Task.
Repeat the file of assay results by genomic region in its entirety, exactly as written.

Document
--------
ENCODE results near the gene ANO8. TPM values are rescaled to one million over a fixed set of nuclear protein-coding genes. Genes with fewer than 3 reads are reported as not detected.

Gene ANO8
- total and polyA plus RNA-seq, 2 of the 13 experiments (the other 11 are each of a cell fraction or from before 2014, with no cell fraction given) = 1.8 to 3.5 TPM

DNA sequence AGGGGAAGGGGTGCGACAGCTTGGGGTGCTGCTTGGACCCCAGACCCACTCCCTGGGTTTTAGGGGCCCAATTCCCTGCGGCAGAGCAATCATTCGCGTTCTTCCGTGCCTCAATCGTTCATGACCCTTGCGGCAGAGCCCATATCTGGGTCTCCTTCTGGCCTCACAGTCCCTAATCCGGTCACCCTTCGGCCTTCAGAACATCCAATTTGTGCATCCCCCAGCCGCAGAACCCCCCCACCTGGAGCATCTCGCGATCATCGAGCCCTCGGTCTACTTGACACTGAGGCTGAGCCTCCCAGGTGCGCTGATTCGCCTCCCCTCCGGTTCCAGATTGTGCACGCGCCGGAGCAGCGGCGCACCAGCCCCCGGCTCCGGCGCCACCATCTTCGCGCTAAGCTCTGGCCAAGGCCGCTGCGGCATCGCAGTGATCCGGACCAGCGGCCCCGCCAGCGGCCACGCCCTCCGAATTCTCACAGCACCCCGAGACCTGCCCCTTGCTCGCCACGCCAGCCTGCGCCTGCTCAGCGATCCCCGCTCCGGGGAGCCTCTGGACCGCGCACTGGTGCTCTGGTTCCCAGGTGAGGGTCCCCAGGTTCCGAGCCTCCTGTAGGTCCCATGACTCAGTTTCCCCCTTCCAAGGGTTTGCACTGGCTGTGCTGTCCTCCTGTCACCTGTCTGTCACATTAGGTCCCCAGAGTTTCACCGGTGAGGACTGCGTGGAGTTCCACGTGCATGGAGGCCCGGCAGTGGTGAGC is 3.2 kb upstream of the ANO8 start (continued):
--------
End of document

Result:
ENCODE results near the gene ANO8. TPM values are rescaled to one million over a fixed set of nuclear protein-coding genes. Genes with fewer than 3 reads are reported as not detected.

Gene ANO8
- total and polyA plus RNA-seq, 2 of the 13 experiments (the other 11 are each of a cell fraction or from before 2014, with no cell fraction given) = 1.8 to 3.5 TPM

DNA sequence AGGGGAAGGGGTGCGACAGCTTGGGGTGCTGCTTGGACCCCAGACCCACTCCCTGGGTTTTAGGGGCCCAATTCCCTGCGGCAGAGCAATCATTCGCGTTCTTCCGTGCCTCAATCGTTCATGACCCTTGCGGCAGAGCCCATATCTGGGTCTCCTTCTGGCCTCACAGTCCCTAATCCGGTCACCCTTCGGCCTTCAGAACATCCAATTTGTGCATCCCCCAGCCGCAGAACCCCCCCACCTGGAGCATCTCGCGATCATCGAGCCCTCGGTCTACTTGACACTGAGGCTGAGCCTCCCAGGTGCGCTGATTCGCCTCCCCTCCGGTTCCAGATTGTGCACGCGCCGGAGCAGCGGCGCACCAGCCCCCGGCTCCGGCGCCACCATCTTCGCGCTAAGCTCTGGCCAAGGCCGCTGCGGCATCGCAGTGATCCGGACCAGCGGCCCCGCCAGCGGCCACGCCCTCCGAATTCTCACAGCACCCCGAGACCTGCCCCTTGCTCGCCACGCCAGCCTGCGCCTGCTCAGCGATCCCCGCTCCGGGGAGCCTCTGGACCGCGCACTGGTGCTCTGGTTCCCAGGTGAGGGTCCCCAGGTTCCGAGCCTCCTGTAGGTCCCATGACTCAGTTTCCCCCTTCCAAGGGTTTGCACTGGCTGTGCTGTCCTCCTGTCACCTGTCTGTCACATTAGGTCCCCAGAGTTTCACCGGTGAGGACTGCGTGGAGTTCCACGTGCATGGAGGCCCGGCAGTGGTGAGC is 3.2 kb upstream of the ANO8 start (continued):